DoT: Tell us how you came to be a member of ICAA, the benefits you’ve received as a member, and what compelled you to become part of the leadership?
Darren: Back in the early 2000s, Marc Appleton and David Cohen started this chapter of the ICAA. I heard about it and went to an event early on and it was fascinating. It was like-minded people who worked in our field, who did very high-end work, whether they were architects, designers, contractors, vendors, suppliers, and I just became intrigued. I became a member shortly thereafter.
“The best part of our chapter is, to me, where we provide free education to young people.”
It's been fantastic. The best part of our chapter is, to me, where we provide free education to young people. We introduce them to the basic principles of classical architecture, art, and construction design. When I’m asked, “Are you fulfilled by being involved in the chapter?” My answer is “Yes, we all have our careers, and I work around a lot of very successful people in our field, but when you look back on life and you've offered your help, you’ve provided your expertise, and you've given your leadership in ways that help people, there’s something incredibly special about that. I've really benefited from giving back and being a part of our institution as it pertains to providing education to young students.”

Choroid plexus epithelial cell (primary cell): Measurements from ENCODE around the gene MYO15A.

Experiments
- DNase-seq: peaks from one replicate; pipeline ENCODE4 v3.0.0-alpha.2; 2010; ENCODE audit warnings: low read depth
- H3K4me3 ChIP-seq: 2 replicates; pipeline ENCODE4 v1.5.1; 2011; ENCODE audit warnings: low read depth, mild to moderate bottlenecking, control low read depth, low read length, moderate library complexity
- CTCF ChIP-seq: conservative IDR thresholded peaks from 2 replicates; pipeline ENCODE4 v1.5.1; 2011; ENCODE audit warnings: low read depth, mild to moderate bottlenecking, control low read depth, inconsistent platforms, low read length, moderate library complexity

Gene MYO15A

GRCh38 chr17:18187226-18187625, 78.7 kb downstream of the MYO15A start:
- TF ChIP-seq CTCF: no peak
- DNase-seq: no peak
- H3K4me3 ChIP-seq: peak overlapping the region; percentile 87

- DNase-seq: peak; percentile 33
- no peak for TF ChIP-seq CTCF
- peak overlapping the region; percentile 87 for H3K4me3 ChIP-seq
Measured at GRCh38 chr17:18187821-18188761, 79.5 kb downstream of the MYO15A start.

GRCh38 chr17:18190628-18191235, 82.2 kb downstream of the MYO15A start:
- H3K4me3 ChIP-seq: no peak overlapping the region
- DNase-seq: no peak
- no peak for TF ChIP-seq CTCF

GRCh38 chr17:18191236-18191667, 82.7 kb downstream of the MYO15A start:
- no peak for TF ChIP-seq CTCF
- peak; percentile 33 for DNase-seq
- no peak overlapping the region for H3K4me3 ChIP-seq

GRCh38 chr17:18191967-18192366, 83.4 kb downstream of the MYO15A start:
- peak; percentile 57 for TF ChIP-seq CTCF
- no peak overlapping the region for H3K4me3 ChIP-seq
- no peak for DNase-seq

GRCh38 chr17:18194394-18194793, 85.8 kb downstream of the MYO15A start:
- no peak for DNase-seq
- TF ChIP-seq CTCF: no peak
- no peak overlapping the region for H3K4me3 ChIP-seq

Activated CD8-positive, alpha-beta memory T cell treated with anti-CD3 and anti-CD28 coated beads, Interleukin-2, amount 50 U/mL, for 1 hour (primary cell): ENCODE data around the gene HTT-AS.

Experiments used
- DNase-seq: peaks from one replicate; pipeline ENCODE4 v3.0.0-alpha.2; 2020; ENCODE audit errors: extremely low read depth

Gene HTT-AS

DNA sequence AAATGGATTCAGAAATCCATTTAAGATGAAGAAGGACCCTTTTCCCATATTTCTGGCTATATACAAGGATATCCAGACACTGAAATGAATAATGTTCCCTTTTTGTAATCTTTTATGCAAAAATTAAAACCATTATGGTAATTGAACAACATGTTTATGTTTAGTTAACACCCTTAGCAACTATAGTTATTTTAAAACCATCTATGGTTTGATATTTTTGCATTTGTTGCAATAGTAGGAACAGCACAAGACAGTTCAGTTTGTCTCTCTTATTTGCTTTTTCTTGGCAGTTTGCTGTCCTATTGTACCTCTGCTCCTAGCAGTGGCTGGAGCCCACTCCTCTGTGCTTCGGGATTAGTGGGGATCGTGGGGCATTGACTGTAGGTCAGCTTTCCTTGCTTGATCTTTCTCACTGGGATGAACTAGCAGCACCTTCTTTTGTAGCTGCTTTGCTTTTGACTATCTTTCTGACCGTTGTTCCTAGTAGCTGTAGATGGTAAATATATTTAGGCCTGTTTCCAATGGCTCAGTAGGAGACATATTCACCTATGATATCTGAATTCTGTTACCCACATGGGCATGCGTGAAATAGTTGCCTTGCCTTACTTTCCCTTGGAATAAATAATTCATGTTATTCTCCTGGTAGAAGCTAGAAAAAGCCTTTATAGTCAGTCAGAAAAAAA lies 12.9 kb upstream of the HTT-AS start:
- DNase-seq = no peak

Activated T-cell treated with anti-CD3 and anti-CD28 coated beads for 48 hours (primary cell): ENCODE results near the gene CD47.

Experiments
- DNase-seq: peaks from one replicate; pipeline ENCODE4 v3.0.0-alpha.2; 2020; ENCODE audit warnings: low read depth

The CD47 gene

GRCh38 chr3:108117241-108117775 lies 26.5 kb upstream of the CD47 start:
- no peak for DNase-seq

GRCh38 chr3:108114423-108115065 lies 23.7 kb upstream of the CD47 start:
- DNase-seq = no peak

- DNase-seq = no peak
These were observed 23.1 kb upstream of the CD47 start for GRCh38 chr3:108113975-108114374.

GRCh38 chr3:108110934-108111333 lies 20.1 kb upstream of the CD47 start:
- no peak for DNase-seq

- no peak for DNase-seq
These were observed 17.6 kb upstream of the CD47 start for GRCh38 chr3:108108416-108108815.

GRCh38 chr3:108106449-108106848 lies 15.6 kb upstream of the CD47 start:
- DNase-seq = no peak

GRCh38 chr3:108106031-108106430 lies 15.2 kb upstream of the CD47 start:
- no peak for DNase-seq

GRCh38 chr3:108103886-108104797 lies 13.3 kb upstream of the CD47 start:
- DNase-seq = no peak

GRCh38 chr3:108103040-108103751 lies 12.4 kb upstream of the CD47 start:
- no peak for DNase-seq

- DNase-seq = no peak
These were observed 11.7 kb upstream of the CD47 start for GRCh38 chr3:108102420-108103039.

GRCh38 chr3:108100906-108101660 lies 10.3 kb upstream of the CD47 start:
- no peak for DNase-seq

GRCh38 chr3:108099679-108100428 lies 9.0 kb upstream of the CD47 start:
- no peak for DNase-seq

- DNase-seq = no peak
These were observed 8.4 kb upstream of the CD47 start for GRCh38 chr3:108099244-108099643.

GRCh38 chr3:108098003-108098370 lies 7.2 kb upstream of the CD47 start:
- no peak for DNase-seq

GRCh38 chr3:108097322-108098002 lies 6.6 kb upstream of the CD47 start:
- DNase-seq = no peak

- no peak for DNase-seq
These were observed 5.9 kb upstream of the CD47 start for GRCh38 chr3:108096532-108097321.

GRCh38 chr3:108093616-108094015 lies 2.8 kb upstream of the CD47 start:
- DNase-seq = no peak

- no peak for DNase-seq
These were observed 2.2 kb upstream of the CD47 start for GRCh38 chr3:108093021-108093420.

Elizabeth: I’ve always been an architecture aficionado. I love all types…contemporary, modern, traditional but particularly classical architecture and the study of order and symmetry. L.A. has traditionally been a melting pot of architectural styles but there’s a dwindling supply of noteworthy classical buildings. I love that the ICAA advocates for these historic structures, that we do a deep dive into classical architects and their styles, that we learn about building techniques, and classical gardens and literally everything in between. The content that our organization produces is just top-notch—we have the best speakers, lecturers and authors in their respective fields. I’m always learning something new and meeting people that make me better at what I do—it’s been so rewarding—being a part of the ICAA leadership has been a way to give back and be a larger part of the greater L.A. design community.
“…being a part of the ICAA leadership has been a way to give back and be a larger part of the greater L.A. design community.”
Russ: I got involved with ICAA almost a decade ago after Marc Appleton (who played a big role in bringing the organization to Southern California) inspired me to get involved. Snyder Diamond was focusing more on our relationship with the trade community, and many of those key customers were ICAA members. The organization’s involvement in the design community promoting and advocating for classic and iconic design and architecture are an inspiration.
Aside from having made many good friends throughout my tenure serving on the board, I admire and support the work we do with L.A.’s architects, students, teachers and many other cross-discipline professionals involved with the building arts. Through various initiatives, programs and scholarships ICAA works hard to create networking and educational opportunities for our community and a more beautiful and livable built environment—I’m proud to be a part of those efforts.